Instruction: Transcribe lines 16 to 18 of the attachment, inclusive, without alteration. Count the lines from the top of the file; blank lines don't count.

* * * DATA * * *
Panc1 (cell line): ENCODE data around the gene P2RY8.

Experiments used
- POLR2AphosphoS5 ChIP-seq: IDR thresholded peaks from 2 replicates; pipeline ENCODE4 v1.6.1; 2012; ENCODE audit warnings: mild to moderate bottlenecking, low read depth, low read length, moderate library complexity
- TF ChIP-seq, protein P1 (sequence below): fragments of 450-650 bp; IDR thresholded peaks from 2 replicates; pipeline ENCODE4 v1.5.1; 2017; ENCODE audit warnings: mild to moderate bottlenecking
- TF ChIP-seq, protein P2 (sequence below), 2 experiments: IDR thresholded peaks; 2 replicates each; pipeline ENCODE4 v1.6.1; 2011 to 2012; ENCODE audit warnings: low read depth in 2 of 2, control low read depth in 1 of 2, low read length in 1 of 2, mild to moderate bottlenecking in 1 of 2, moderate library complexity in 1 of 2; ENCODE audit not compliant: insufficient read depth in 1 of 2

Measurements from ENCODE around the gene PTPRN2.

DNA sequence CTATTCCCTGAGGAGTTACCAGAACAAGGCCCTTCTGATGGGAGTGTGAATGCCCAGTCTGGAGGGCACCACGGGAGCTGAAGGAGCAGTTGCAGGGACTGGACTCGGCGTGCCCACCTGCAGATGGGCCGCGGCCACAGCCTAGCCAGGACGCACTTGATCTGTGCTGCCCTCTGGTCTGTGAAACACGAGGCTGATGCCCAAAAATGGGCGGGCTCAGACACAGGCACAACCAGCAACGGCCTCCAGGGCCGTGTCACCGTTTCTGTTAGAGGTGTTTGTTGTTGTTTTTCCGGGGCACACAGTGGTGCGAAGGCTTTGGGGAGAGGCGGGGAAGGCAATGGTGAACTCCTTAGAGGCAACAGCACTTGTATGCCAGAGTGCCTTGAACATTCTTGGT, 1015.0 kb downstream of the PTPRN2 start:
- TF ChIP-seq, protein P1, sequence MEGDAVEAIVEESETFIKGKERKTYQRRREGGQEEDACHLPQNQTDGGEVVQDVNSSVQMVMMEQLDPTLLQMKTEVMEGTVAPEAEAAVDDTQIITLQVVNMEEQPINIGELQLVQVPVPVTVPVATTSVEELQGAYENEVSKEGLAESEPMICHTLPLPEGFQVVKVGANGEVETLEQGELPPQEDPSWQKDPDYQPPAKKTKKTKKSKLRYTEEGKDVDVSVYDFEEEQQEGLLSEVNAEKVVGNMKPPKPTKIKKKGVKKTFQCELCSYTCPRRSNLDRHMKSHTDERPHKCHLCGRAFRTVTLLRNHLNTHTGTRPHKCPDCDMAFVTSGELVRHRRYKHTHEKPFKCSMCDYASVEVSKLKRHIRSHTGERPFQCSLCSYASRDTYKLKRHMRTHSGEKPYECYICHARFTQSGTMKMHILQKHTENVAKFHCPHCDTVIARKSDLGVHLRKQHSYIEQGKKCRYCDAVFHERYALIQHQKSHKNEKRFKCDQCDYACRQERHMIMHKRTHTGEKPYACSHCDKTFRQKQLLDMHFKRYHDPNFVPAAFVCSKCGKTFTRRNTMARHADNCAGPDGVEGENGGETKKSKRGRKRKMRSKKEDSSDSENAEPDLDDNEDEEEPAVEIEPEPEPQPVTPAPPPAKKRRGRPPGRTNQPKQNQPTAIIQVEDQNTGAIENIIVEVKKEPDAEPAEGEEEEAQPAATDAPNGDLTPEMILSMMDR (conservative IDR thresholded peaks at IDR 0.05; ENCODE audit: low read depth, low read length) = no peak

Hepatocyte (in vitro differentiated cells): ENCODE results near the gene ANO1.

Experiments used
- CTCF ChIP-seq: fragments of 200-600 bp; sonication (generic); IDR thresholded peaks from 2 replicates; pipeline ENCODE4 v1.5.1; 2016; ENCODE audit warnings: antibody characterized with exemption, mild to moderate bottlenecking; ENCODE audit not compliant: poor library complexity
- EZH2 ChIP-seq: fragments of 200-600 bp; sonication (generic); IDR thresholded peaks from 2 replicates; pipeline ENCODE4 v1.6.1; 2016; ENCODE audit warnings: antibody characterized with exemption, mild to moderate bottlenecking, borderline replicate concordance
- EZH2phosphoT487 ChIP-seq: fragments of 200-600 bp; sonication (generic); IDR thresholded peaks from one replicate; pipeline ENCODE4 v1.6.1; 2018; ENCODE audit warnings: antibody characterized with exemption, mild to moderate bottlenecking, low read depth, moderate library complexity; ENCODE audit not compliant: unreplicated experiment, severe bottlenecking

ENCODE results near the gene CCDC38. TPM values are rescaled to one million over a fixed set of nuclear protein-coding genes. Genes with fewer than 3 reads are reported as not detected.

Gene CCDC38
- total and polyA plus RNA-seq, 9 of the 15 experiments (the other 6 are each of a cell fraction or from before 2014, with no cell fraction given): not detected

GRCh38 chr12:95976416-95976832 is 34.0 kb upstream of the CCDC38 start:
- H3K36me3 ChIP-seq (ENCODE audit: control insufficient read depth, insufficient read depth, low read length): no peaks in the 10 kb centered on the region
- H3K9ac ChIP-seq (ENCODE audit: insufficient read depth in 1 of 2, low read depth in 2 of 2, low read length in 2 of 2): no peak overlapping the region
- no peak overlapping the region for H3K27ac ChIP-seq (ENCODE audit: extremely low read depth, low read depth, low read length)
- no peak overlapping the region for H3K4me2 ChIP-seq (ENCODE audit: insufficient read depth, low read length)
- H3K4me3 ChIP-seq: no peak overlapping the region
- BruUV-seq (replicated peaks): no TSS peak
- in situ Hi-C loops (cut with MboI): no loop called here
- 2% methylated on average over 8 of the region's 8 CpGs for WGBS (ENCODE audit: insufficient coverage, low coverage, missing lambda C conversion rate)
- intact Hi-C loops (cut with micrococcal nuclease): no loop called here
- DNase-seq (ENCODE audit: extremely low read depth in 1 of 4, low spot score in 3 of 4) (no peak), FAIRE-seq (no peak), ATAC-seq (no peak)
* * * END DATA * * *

- total and polyA plus RNA-seq, 9 of the 15 experiments (the other 6 are each of a cell fraction or from before 2014, with no cell fraction given): not detected

GRCh38 chr12:95976416-95976832 is 34.0 kb upstream of the CCDC38 start:
- H3K36me3 ChIP-seq (ENCODE audit: control insufficient read depth, insufficient read depth, low read length): no peaks in the 10 kb centered on the region